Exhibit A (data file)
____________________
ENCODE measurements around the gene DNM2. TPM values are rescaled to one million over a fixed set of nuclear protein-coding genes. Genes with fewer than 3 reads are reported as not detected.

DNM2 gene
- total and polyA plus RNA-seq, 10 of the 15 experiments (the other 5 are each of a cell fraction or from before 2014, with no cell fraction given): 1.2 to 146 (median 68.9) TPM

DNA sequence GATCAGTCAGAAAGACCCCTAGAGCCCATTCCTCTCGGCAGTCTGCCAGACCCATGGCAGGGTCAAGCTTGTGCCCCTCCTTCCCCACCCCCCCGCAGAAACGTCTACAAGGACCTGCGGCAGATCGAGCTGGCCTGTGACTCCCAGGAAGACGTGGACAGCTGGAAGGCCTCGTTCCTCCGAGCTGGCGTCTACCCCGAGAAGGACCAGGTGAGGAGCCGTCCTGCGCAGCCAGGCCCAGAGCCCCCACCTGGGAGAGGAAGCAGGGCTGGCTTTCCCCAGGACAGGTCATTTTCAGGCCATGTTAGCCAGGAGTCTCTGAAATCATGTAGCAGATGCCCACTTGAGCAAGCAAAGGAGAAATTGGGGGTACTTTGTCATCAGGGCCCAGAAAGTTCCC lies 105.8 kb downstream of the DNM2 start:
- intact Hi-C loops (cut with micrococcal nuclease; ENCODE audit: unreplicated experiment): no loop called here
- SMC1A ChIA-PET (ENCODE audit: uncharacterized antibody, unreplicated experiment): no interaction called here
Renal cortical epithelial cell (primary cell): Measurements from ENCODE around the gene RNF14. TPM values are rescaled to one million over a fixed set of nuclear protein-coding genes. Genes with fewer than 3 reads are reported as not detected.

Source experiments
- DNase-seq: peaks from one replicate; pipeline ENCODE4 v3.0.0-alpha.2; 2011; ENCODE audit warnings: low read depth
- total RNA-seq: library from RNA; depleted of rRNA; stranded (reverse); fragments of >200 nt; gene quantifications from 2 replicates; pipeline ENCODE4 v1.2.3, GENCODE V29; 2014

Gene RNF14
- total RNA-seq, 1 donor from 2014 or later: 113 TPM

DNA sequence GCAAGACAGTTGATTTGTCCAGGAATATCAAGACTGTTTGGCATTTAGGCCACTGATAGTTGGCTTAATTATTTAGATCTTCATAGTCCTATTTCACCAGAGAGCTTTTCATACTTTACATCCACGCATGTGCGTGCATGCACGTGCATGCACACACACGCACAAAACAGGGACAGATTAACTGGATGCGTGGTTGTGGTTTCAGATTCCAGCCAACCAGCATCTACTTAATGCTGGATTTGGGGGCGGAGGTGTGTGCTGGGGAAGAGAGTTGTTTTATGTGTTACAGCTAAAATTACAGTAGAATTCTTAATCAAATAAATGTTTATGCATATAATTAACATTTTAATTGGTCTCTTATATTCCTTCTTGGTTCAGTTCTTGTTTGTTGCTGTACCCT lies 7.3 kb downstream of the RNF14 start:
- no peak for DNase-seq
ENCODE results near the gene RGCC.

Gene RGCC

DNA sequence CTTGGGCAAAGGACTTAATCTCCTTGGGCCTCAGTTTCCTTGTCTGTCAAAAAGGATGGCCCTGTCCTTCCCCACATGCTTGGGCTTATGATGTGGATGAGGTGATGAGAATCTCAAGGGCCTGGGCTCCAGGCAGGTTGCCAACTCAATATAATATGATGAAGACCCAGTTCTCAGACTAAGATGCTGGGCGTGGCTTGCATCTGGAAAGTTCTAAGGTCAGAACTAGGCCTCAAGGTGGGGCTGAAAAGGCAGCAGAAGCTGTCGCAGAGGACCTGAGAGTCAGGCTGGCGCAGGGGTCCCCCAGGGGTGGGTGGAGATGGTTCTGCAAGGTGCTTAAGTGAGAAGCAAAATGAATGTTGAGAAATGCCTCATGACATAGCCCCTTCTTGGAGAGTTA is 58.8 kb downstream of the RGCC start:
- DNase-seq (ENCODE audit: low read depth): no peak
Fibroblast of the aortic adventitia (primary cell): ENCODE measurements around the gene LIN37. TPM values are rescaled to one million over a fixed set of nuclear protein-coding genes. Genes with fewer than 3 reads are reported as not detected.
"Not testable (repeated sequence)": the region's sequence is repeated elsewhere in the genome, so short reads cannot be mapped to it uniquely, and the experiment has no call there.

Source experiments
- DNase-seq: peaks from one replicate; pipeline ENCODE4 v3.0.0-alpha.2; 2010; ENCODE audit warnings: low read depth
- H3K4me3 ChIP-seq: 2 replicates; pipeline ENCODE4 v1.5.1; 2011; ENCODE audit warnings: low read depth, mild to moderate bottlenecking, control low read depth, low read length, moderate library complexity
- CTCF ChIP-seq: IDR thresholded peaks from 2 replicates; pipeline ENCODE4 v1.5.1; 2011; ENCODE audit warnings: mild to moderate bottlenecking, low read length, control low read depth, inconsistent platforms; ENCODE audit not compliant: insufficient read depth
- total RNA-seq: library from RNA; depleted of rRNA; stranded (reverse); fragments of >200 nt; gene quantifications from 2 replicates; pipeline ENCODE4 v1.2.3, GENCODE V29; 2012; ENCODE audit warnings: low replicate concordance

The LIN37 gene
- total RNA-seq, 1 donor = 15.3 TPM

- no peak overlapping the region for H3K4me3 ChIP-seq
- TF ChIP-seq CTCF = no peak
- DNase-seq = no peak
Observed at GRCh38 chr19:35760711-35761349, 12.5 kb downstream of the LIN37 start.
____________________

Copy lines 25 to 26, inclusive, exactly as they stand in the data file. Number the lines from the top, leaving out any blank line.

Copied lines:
- total RNA-seq: library from RNA; depleted of rRNA; stranded (reverse); fragments of >200 nt; gene quantifications from 2 replicates; pipeline ENCODE4 v1.2.3, GENCODE V29; 2012; ENCODE audit warnings: low replicate concordance

The LIN37 gene